This year, tech CEOs drew inspiration from a 1990s sci-fi novel, Reddit investors’ lexicon seeped into the mainstream as “diamond hands” and “apes” shook Wall Street, and something called a DAO tried to buy a rare copy of the U.S. Constitution.
If you’re still drawing a blank as 2021 wraps up, here’s a short glossary:
The metaverse broadly refers to shared, immersive digital environments which people can move between and may access via virtual reality or augmented reality headsets or computer screens.
Some tech CEOs are betting it will be the successor to the mobile internet. The term was coined in the dystopian novel “Snow Crash” three decades ago. This year CEOs of tech companies from Microsoft to Match Group have discussed their roles in building the metaverse. In October, Facebook renamed itself Meta to reflect its new metaverse focus.
Web3 is used to describe a potential next phase of the internet: a decentralized internet run on the record-keeping technology blockchain.
This model, where users would have ownership stakes in platforms and applications, would differ from today’s internet, known as Web2, where a few major tech giants like Facebook and Alphabet’s Google control the platforms.
Tech companies waxed lyrical this year about tools for live audio conversations, rushing to release features after the buzzy, once invite-only app Clubhouse saw an initial surge amid COVID-19 lockdowns.
Non-fungible tokens, which exploded in popularity this year, are a type of digital asset that exists on a blockchain, a record of transactions kept on networked computers.
In March, a work by American artist Beeple sold for nearly $70 million at Christie’s, the first ever sale by a major auction house of art that does not exist in physical form.
Decentralizing, or the transfer of power and operations from central authorities like companies or governments to the hands of users, emerged as a key theme in the tech industry.
Such shifts could affect everything from how industries and markets are organized to functions like content moderation of platforms. Twitter, for example, is investing in a project to build a decentralized common standard for social networks, dubbed Bluesky.
A decentralized autonomous organization (DAO) is generally an internet community owned by its members and run on blockchain technology. DAOs use smart contracts, pieces of code that establish the group’s rules and automatically execute decisions.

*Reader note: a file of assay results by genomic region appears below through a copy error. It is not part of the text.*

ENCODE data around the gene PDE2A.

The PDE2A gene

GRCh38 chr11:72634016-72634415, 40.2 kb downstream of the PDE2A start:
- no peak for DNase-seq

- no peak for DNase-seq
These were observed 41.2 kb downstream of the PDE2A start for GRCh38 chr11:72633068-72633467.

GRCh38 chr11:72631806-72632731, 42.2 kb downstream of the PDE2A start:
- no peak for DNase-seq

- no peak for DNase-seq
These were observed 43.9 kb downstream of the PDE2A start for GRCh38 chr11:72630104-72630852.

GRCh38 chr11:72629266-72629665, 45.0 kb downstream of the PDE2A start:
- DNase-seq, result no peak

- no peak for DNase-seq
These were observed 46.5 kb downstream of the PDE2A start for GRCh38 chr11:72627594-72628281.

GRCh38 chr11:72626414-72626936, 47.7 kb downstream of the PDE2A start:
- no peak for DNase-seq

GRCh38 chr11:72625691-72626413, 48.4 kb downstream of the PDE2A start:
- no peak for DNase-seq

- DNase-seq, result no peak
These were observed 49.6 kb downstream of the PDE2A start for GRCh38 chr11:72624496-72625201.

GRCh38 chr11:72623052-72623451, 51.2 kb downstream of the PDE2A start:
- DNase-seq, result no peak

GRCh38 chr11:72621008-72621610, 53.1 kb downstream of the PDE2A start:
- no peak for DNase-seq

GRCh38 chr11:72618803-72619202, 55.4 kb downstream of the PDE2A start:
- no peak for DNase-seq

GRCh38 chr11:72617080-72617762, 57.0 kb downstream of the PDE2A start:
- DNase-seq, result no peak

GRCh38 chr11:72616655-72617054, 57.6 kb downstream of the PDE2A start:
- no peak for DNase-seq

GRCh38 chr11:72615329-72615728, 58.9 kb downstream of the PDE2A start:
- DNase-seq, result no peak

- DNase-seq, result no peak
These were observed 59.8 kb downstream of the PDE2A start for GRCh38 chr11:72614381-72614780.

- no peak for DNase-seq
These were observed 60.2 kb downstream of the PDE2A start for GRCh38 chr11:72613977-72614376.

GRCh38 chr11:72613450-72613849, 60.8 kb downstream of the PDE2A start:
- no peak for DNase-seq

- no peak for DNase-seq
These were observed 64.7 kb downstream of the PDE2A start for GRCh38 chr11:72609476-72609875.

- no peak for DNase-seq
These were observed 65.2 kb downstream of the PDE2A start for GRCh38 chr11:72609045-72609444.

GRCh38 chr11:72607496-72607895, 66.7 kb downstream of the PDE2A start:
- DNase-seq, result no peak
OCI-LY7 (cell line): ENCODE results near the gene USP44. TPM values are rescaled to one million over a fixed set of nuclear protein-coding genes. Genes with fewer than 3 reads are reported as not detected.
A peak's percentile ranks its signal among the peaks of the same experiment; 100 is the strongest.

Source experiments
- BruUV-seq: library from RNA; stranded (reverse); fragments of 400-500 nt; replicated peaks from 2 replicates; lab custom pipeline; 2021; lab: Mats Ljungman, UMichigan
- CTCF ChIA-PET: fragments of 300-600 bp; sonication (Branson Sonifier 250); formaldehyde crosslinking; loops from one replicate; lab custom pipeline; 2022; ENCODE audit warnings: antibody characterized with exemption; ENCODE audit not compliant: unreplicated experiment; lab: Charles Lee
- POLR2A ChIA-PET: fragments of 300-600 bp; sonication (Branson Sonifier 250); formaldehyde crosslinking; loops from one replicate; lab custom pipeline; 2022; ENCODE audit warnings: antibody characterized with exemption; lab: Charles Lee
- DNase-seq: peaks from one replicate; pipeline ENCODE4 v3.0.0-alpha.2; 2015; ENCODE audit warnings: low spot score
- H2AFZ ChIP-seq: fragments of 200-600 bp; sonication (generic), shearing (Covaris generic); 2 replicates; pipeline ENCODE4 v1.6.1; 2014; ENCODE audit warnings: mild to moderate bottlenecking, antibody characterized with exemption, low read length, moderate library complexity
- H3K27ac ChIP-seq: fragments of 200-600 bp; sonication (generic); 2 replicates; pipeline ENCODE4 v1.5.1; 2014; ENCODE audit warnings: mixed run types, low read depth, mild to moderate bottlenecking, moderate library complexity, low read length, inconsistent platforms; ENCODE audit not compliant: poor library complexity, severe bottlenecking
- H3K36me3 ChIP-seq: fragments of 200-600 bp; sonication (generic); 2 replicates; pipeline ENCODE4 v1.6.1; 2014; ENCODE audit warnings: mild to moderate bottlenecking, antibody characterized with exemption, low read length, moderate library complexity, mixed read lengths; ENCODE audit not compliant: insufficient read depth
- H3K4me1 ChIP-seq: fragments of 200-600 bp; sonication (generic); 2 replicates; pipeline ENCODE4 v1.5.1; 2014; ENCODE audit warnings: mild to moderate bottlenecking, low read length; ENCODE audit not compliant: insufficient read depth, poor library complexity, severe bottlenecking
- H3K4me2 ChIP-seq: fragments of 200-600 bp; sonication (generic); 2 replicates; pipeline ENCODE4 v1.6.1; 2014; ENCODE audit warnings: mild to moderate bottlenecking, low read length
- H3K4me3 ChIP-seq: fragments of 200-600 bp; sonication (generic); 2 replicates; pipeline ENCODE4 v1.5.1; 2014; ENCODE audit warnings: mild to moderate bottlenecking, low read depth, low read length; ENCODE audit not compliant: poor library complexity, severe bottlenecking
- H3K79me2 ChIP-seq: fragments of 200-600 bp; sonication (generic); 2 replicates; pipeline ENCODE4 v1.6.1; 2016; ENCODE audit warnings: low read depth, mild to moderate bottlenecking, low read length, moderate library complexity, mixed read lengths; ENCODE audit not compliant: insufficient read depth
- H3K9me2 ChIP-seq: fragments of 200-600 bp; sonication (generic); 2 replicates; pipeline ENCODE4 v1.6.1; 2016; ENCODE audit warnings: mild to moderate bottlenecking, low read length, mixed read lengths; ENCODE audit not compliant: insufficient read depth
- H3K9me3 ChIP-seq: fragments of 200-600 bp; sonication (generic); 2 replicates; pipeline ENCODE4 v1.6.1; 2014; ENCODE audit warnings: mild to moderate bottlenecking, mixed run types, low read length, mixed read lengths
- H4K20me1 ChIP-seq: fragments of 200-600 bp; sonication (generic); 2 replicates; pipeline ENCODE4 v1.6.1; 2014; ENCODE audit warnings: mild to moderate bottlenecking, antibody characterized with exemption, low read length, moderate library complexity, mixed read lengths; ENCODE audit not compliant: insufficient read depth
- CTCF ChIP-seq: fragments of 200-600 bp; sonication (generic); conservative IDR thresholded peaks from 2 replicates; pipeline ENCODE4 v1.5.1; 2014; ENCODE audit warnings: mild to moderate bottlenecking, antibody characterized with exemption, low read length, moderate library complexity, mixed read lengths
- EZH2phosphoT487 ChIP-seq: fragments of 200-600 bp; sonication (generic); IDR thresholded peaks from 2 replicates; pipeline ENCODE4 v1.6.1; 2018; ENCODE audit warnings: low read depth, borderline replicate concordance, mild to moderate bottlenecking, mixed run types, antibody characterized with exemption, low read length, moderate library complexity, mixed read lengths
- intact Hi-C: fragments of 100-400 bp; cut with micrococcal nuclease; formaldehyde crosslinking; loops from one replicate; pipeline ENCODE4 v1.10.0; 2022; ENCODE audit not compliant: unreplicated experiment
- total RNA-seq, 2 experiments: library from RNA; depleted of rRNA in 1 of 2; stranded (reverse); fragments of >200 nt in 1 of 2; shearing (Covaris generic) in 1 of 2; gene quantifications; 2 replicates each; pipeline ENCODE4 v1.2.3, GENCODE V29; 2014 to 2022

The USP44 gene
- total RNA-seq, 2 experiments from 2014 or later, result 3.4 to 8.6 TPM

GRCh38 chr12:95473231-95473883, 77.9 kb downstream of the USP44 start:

In recent months, crowd-funded crypto-group ConstitutionDAO tried and failed to buy a rare copy of the U.S. Constitution in an auction held by Sotheby’s.
This deliberate misspelling of “stocks,” which originated with an internet meme, made headlines as online traders congregating in forums like Reddit’s WallStreetBets drove up stocks including GameStop and AMC. The lingo of these traders, calling themselves “apes” or praising the “diamond hands” who held positions during big market swings, became mainstream.
GameFi is a broad term referring to the trend of gamers earning cryptocurrency through playing video games, where players can make money through mechanisms like getting financial tokens for winning battles in the popular game Axie Infinity.
The term covers all cryptocurrencies aside from Bitcoin, ranging from ethereum, which aims to be the backbone of a future financial system, to Dogecoin, a digital currency originally created as a joke and popularized by Tesla CEO Elon Musk.
Tesla released a test version of its upgraded Full Self-Driving (FSD) software, a system of driving-assistance features – like automatically changing lanes and make turns – to the wider public this year.
The name of the much-scrutinized software has itself been contentious, with regulators and users saying it misrepresents its capabilities as it still requires driver attention.
“Fabs,” short for a semiconductor fabrication plant, entered the mainstream lexicon this year as a shortage of chips from fabs were blamed for the global shortage of everything from cars to gadgets.
A term, popularized this year thanks to the COP26 U.N. climate talks in Glasgow, for saying a country, company, or product does not contribute to global greenhouse gas emissions. That’s usually accomplished by cutting emissions, such as use of fossil fuels, and balancing any remaining emissions with efforts to soak up carbon, like planting trees. Critics say any emissions are unacceptable.
(Reporting by Elizabeth Culliford; Additional reporting by Sheila Dang, Stephen Nellis, Jane Lanhee Lee, Hyunjoo Jin, Paresh Dave and Elizabeth Howcroft; Editing by Kenneth Li and Nick Zieminski)
(Only the headline and picture of this report may have been reworked by the Business Standard staff; the rest of the content is auto-generated from a syndicated feed.)